Though Catholic, Berko does not fall under the jurisdiction of Bishop Robert N. Lynch and the Roman Catholic Diocese of St. Petersburg. The Ukrainian Catholic Church, while recognizing the pope as its head, adheres to an Eastern tradition of worship and allows priests to be married if they do so before ordination. Berko, who was married for 17 years, has two children and three grandchildren.

According to court records, while Berko was parish priest at St. Mary's Ukrainian Catholic Church in Mississauga, near Toronto, 14-year-old Alexandra often met with him. She was president of the parish youth group. On Jan. 19, 1984, she visited Berko at the rectory to discuss club activities and do some photocopying.

"When I got inside, he wanted me to go to the rec room, which I'd never done before," Ms. Myhal recalled during an interview last week. "We talked. We had a discussion, like, how school was, and then he offered me something to drink. He said, 'Don't worry about it. It's church wine.' I only basically had a mouthful.

"He leaned over and touched my face and said I had soft skin. I was quite embarrassed at the time and he said, 'I want to kiss you.' . . . He basically said, 'Sandy, don't worry. I wouldn't hurt you.' He said it repeatedly. He lifted up my shirt, put his hand under my shirt and started to fondle me. I was scared. He kissed my breast. . . . I was completely in shock. He undid my pants. There was digital penetration at which point, he said, 'I would like to have sex with you, but I won't.' "

She wanted to commit suicide after she got home that evening, Ms. Myhal said.

Berko tells a different story.

"I vehemently deny it," he said of Ms. Myhal's accusation. "The girl does not have a good reputation. . . . The girl is a dreamer. She has always had fantasies."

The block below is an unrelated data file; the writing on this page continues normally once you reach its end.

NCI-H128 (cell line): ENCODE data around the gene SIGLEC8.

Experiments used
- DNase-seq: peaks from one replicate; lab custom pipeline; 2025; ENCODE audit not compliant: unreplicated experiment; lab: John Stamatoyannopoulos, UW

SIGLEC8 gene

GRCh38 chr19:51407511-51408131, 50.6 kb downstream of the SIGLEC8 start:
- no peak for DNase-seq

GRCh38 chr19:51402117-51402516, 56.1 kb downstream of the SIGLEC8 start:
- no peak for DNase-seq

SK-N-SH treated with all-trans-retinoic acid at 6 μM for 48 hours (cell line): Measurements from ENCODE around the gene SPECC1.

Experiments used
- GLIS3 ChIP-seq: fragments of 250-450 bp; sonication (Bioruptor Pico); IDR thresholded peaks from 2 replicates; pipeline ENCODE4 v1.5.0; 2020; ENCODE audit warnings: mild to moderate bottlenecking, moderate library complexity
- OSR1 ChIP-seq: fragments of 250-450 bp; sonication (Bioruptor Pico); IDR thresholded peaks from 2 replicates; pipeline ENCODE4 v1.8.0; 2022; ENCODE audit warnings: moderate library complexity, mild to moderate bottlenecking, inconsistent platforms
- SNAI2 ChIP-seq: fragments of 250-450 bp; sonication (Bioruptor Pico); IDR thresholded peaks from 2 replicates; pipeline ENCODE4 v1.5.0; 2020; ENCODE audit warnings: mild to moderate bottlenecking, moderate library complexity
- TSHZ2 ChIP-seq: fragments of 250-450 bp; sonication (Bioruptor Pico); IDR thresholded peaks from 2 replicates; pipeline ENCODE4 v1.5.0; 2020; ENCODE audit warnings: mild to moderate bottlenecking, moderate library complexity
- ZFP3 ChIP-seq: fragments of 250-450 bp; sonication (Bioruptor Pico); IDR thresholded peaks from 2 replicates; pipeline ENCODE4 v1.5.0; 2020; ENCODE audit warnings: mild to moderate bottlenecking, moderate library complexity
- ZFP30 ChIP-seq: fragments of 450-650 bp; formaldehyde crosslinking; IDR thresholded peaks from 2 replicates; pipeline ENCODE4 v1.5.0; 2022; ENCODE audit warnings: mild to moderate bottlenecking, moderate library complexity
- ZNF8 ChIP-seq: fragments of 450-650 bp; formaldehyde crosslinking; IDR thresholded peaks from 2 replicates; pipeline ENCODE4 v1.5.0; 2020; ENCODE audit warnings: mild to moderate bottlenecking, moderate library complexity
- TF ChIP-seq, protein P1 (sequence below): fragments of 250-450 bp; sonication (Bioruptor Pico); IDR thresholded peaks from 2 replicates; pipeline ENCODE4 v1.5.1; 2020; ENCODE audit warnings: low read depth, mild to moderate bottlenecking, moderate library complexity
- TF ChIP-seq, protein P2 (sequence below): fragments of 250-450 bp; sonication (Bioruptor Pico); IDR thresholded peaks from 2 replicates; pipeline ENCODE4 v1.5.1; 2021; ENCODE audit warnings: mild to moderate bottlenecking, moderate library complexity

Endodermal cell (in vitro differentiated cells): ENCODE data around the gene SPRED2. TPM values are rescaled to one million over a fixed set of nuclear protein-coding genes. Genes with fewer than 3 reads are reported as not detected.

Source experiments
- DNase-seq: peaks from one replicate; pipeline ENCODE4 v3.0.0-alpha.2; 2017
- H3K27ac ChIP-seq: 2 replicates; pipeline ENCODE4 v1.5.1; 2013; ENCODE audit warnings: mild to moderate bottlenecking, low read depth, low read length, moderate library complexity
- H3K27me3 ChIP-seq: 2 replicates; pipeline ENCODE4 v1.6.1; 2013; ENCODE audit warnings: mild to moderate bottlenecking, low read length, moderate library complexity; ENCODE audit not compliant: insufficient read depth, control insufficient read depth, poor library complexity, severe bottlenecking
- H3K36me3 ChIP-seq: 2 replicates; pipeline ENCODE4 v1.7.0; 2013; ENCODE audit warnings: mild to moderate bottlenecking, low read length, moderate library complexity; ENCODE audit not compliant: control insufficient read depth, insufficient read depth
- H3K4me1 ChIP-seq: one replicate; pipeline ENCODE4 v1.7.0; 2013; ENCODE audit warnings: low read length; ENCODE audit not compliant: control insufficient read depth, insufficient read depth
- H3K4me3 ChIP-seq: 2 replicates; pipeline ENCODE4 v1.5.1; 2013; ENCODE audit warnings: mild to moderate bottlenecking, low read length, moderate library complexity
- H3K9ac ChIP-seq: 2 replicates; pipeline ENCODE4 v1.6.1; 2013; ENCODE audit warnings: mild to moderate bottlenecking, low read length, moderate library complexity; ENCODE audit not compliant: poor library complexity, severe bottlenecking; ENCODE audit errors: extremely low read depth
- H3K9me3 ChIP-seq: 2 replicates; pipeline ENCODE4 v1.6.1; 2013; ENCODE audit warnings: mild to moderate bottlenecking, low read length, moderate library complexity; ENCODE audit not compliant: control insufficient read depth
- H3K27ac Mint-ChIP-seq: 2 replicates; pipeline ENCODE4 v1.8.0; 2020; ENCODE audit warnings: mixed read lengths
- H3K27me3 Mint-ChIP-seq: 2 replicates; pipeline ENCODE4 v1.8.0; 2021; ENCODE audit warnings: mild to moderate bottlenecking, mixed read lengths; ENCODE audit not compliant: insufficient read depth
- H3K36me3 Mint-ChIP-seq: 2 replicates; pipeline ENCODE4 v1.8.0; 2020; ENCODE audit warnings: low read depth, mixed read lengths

Berko said he entered the guilty plea only to protect himself and his church from widespread notoriety.

Thomas J. Lockwood, Ms. Myhal's attorney, scoffs at claims of Berko's innocence.

"Father Berko himself pleads guilty. The man is a convicted pedophile. What's also significant is he also had a civil trial. . . . We had a trial and we had witnesses and we proved our case. The judge came down with a decision. So this is the second decision in the Canadian court," Lockwood said from his Toronto office.

To Berko, though, his slate is clean. During a recent interview, he displayed a letter from the solicitor general of Canada granting him a pardon under that country's "provisions of the Criminal Records Act."

According to the Canadian government Web site, however, the pardon simply indicates that a person has completed his sentence and that a certain period has passed. It does not erase the fact that a person was convicted for an offense.

After serving his probation in the United States, Berko returned to the Myhals' parish. Incensed, they filed a suit against the priest, his bishop and the Ukrainian Catholic Church of Eastern Canada. The case against the bishop and the church was dismissed. The one against Berko went to trial.

Ms. Myhal said Berko's assault ruined her adolescence.

"I was 14 when it happened. I was 15 when he was charged. I was 16 when he returned, and I was 19 when we won the civil suit. I can't even express what it is like to act like a normal teenager."

Times researcher Kitty Bennett contributed to this report.


Any original material on these pages is copyright © 2004. Reproduce freely with attribution.